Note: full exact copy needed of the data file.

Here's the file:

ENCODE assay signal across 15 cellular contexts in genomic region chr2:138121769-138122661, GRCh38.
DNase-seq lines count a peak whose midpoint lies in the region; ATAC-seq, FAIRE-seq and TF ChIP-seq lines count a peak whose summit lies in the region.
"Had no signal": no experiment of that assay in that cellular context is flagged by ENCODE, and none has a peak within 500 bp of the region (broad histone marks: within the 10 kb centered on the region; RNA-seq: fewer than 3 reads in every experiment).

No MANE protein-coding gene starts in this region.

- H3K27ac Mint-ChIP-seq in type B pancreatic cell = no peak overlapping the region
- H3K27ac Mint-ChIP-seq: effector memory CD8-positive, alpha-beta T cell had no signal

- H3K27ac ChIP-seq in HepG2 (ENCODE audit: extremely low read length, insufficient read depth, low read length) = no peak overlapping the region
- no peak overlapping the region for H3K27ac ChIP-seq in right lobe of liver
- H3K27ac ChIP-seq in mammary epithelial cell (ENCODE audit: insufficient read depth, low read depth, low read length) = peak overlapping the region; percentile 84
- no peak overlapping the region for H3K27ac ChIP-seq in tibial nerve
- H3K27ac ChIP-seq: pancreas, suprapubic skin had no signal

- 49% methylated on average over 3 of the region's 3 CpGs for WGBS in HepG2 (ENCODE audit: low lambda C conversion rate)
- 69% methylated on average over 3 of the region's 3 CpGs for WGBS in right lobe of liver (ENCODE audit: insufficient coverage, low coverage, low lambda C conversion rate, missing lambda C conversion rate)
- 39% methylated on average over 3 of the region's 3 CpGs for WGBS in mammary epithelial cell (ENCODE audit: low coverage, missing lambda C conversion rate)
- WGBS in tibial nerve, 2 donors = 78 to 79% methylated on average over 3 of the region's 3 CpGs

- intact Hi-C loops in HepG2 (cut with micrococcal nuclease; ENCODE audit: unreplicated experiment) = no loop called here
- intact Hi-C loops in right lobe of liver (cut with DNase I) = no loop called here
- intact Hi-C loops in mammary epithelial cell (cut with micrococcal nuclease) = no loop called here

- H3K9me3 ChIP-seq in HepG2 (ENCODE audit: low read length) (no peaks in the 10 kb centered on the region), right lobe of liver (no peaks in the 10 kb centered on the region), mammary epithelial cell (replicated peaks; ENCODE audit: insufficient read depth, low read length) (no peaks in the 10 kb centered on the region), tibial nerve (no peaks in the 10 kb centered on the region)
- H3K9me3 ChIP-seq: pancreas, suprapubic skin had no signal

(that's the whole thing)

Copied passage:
ENCODE assay signal across 15 cellular contexts in genomic region chr2:138121769-138122661, GRCh38.
DNase-seq lines count a peak whose midpoint lies in the region; ATAC-seq, FAIRE-seq and TF ChIP-seq lines count a peak whose summit lies in the region.
"Had no signal": no experiment of that assay in that cellular context is flagged by ENCODE, and none has a peak within 500 bp of the region (broad histone marks: within the 10 kb centered on the region; RNA-seq: fewer than 3 reads in every experiment).

No MANE protein-coding gene starts in this region.

- H3K27ac Mint-ChIP-seq in type B pancreatic cell = no peak overlapping the region
- H3K27ac Mint-ChIP-seq: effector memory CD8-positive, alpha-beta T cell had no signal

- H3K27ac ChIP-seq in HepG2 (ENCODE audit: extremely low read length, insufficient read depth, low read length) = no peak overlapping the region
- no peak overlapping the region for H3K27ac ChIP-seq in right lobe of liver
- H3K27ac ChIP-seq in mammary epithelial cell (ENCODE audit: insufficient read depth, low read depth, low read length) = peak overlapping the region; percentile 84
- no peak overlapping the region for H3K27ac ChIP-seq in tibial nerve
- H3K27ac ChIP-seq: pancreas, suprapubic skin had no signal

- 49% methylated on average over 3 of the region's 3 CpGs for WGBS in HepG2 (ENCODE audit: low lambda C conversion rate)
- 69% methylated on average over 3 of the region's 3 CpGs for WGBS in right lobe of liver (ENCODE audit: insufficient coverage, low coverage, low lambda C conversion rate, missing lambda C conversion rate)
- 39% methylated on average over 3 of the region's 3 CpGs for WGBS in mammary epithelial cell (ENCODE audit: low coverage, missing lambda C conversion rate)
- WGBS in tibial nerve, 2 donors = 78 to 79% methylated on average over 3 of the region's 3 CpGs

- intact Hi-C loops in HepG2 (cut with micrococcal nuclease; ENCODE audit: unreplicated experiment) = no loop called here
- intact Hi-C loops in right lobe of liver (cut with DNase I) = no loop called here
- intact Hi-C loops in mammary epithelial cell (cut with micrococcal nuclease) = no loop called here

- H3K9me3 ChIP-seq in HepG2 (ENCODE audit: low read length) (no peaks in the 10 kb centered on the region), right lobe of liver (no peaks in the 10 kb centered on the region), mammary epithelial cell (replicated peaks; ENCODE audit: insufficient read depth, low read length) (no peaks in the 10 kb centered on the region), tibial nerve (no peaks in the 10 kb centered on the region)
- H3K9me3 ChIP-seq: pancreas, suprapubic skin had no signal